The long lines of people waiting for food at the country’s food banks is an enduring image of the pandemic’s impact on American families. All over the United States, people were turning to food pantries to help feed themselves and their families, stretching a system that has been in place for decades. The system had to reinvent itself almost overnight to make sure they met the need and to keep their customers and volunteers safe from COVID-19.
You may recall seeing the staggering number of cars waiting at drive-thru food distribution centers in cities like San Antonio and Minneapolis. That need was also felt locally in cities like Missoula, where the Missoula Food Bank & Community Center went from helping 8,723 new customers in 2019 to 21,626 in 2020. That increase was just in new clients. The total number of individuals and families was even higher reaching 32,422 individuals and 11,317 households.
Over the past five years, the percentage of households experiencing food insecurity was trending slightly down from 12.6% in 2015 to 10.54% in 2019. However, it is estimated that the pandemic will increase that to 23%. A significant number of people fell into poverty and food insecurity as a result of the nationwide lockdown. Workers who were furloughed or lost their jobs, and parents who had to stay home with their children and couldn’t work full-time had to turn to their local food pantries.
According to the U.S. Bureau of Labor Statistics, April 2020 saw the national unemployment rate jump to 14.7%. In Montana, that same month the unemployment rate peaked at 11.9%. Hardest hit of any group nationally, according to the Federal Reserve Bank of Minneapolis, were Native Americans with an unemployment rate of 26.3%. Across the state on Montana’s Indian reservations, the unemployment rate ranged from 10.3% on the Flathead Reservation to 22.8% on the Rocky Boy Reservation.
COVID-19 and Food Distribution Challenges
This rapid rise in need created an extraordinary challenge for organizations distributing food. Almost overnight, food banks and pantries had to retool their distribution systems to avoid direct contact with their customers. The Missoula Food Bank & Community Center planned for this drastic change over a weekend in March 2020. Their model had formerly been replicating a grocery store experience where clients shopped along the aisles. To streamline the process the food bank simplified the intake system by creating a grab-and-go method of giving food in pre-filled grocery carts.
But the community center had to shut down, foregoing an integral part of what the food bank used to be – a public gathering place, the one-on-one conversations to provide information about accessing resources, and children playing and eating in the family rooms.
In Denver, the local food pantry, Joy’s Kitchen, had to totally revamp their distribution system. Before the pandemic their food distribution system was decentralized with volunteers loading up perishable and nonperishable goods to multiple sites around the city. But that was turned upside down as sites closed. They centralized their operations to one location, a church, which remained open for food storage and for volunteers to assemble food packages, which were handed out to families in their cars. Shifting from multiple distribution sites to one site created enormous challenges, but 4,000 families per month were served in 2020.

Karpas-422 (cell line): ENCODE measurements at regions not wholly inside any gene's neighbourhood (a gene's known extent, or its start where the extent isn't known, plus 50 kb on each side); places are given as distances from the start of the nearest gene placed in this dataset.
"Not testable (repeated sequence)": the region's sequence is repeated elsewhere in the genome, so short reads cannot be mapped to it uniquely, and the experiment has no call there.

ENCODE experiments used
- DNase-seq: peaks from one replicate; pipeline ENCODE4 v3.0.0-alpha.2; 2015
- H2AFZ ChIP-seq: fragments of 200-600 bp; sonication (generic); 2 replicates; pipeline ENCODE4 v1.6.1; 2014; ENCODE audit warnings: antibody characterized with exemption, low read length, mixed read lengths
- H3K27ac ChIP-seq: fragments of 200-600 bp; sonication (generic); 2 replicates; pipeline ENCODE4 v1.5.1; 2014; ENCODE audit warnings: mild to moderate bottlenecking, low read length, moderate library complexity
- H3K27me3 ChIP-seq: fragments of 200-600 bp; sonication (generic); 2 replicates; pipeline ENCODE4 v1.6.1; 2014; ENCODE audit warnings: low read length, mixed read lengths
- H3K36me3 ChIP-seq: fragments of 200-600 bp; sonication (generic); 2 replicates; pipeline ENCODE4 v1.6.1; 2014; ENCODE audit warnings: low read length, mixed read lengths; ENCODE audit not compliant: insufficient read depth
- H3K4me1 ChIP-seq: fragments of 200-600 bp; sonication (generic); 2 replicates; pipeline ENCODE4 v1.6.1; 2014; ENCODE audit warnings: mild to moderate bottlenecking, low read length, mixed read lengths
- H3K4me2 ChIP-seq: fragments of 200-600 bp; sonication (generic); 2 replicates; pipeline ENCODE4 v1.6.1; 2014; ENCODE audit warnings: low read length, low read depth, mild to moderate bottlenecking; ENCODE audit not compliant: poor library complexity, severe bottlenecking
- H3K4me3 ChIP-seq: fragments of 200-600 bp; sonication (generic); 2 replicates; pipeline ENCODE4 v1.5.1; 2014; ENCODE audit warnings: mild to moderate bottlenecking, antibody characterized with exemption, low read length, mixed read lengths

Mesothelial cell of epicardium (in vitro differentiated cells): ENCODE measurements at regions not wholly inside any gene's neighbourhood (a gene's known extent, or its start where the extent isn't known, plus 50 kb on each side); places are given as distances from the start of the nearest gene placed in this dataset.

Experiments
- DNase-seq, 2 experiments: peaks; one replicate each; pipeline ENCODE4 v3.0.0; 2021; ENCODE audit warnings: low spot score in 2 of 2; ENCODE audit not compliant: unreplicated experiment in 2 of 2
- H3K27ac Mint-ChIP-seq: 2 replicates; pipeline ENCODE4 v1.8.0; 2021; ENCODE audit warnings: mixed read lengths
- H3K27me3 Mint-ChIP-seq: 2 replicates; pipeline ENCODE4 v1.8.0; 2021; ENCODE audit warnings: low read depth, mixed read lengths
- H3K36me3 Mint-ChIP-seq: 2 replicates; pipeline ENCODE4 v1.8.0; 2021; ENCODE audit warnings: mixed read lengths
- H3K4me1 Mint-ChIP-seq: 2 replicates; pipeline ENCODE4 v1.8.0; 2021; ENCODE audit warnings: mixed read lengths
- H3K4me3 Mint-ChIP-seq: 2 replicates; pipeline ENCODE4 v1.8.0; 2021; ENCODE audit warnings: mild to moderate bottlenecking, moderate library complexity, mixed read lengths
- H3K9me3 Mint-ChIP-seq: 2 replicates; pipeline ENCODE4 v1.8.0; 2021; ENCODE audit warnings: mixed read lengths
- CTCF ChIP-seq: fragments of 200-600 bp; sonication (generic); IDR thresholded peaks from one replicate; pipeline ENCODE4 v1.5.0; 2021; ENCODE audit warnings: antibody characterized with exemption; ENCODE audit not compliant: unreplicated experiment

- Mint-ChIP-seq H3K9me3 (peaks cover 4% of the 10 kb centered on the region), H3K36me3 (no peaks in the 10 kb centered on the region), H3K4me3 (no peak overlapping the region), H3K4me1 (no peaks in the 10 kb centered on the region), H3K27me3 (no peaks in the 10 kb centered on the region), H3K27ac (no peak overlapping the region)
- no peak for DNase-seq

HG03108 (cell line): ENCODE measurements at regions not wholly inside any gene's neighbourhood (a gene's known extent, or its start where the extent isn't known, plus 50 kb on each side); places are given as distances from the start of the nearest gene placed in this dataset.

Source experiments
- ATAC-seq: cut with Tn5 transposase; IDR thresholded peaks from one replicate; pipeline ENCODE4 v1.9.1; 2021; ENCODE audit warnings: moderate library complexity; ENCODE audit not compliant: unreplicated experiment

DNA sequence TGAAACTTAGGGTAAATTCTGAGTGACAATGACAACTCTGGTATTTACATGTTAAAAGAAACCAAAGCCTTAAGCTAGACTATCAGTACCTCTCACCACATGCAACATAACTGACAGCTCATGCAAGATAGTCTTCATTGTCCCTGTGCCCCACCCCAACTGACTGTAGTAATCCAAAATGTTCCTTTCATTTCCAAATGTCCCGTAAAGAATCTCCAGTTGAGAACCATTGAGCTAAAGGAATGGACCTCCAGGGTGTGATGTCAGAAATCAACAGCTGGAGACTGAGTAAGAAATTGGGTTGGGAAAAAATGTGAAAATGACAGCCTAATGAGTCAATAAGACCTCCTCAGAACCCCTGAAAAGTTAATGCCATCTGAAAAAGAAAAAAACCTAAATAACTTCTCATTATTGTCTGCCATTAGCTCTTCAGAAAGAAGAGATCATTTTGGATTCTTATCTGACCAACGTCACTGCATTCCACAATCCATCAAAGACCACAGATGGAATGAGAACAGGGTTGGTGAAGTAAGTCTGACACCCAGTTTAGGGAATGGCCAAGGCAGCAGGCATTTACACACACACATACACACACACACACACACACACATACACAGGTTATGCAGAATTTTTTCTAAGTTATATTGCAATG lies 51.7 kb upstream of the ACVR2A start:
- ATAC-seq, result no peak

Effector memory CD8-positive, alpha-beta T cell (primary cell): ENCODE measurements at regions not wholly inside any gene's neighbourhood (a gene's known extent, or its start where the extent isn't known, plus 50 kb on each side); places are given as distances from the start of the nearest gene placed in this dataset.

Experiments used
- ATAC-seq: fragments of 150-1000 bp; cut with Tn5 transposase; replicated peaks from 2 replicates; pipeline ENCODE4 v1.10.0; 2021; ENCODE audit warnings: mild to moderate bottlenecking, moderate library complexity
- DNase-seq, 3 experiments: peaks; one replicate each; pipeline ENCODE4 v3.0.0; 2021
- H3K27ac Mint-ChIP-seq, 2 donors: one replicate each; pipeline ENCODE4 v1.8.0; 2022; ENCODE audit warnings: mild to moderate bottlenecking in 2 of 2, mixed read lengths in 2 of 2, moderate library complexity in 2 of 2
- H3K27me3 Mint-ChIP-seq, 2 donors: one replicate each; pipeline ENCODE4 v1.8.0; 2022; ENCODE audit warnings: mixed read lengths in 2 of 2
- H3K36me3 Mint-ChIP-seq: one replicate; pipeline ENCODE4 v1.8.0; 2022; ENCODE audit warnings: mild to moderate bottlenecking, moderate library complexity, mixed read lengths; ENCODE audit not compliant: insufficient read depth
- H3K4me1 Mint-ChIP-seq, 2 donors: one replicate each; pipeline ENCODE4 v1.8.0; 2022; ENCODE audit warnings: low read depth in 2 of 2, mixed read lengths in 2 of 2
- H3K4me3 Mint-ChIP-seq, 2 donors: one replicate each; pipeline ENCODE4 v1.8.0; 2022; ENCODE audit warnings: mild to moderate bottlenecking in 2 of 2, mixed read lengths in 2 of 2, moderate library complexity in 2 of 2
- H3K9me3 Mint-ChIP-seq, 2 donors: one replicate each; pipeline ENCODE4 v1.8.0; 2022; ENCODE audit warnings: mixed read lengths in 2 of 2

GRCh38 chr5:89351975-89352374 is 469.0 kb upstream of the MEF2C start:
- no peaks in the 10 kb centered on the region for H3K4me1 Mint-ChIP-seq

Food bank and pantry staff around the country were reduced to skeleton on-site crews, with administrative staff working from home. Food pick-up was moved to curbside or a walk-through area with volunteers and staff delivering food baskets directly to clients. Even with limited exposure, if one volunteer or staff member tested positive for COVID-19, the whole crew had to be quarantined and a standby crew called in. For instance, the Missoula Food Bank & Community Center severely reduced their number of volunteers from 9,005 providing 50,974 volunteer hours to 1,513 providing 23,817 hours of work.
Although food banks and pantries operate very much like any food distribution system, the pandemic presented challenges to nonprofits having to adapt to the growing demand. Limited warehouse space and financial constraints pushed many beyond their processing and packaging limits. Each individual operation had to adapt quickly to the changes created by initial disruptions in the national supply chain, which further exacerbated problems.
Food rescue or food recovery is a source of goods used by many nonprofits. It involves the organization picking up or having delivered edible food that would otherwise go to waste from places such as restaurants, grocery stores, produce markets or dining facilities. For example, Food Rescue US, a national nonprofit established in 2011, has since provided 68 million meals and kept 89 million pounds of excess food out of landfills. Food recovery is one of the major ways these nonprofits acquire food to redistribute. The pandemic turned this important source of product on its head. Businesses and institutions that once donated food were no longer operating, and grocery stores were no longer dealing with too much food on the shelves, but rather too little. Some food banks and shelters resorted to buying food that remained on store shelves.